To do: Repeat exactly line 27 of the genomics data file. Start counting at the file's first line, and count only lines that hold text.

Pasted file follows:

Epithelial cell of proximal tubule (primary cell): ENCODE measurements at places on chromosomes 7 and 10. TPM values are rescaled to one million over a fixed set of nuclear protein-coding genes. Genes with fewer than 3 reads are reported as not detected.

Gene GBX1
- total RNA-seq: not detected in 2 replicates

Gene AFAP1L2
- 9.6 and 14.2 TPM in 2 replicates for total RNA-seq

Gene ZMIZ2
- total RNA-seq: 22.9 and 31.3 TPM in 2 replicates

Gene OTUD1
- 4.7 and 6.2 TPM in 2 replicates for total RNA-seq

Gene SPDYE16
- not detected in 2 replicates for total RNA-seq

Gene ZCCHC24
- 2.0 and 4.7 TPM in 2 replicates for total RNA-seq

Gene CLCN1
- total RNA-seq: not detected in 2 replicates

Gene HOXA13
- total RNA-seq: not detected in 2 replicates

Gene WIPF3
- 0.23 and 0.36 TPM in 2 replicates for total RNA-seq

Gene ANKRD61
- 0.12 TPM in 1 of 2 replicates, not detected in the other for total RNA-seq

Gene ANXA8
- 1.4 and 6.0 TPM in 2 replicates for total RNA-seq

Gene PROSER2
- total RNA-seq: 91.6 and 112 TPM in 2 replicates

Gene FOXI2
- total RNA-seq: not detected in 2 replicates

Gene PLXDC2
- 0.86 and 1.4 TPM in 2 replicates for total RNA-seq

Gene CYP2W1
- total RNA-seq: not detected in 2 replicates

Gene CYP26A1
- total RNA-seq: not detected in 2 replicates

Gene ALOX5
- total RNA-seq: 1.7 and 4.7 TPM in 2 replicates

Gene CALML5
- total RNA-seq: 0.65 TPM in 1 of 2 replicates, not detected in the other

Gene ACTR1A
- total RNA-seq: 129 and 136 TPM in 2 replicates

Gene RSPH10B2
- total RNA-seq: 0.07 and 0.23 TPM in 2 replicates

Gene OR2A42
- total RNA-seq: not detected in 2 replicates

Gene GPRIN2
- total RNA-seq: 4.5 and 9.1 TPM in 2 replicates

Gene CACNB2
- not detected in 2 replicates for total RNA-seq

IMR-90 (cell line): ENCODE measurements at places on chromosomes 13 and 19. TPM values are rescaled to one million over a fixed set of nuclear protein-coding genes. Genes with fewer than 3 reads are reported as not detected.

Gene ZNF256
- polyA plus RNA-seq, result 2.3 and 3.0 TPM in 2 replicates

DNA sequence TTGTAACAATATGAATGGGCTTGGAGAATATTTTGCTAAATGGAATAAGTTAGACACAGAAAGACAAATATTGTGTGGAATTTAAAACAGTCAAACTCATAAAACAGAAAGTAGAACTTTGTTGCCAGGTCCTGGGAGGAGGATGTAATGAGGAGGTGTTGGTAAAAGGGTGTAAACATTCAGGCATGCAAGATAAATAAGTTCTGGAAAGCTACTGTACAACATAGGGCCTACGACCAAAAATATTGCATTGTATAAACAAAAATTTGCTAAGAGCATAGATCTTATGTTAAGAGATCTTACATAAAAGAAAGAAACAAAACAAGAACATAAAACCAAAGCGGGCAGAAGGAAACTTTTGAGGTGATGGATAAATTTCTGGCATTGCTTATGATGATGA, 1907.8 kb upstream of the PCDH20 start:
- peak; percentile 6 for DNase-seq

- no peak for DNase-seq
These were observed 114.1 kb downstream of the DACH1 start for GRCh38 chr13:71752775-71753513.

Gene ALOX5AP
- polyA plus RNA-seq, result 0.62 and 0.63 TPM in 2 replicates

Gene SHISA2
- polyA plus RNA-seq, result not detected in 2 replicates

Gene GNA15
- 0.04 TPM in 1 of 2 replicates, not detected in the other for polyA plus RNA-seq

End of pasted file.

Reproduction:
- total RNA-seq: not detected in 2 replicates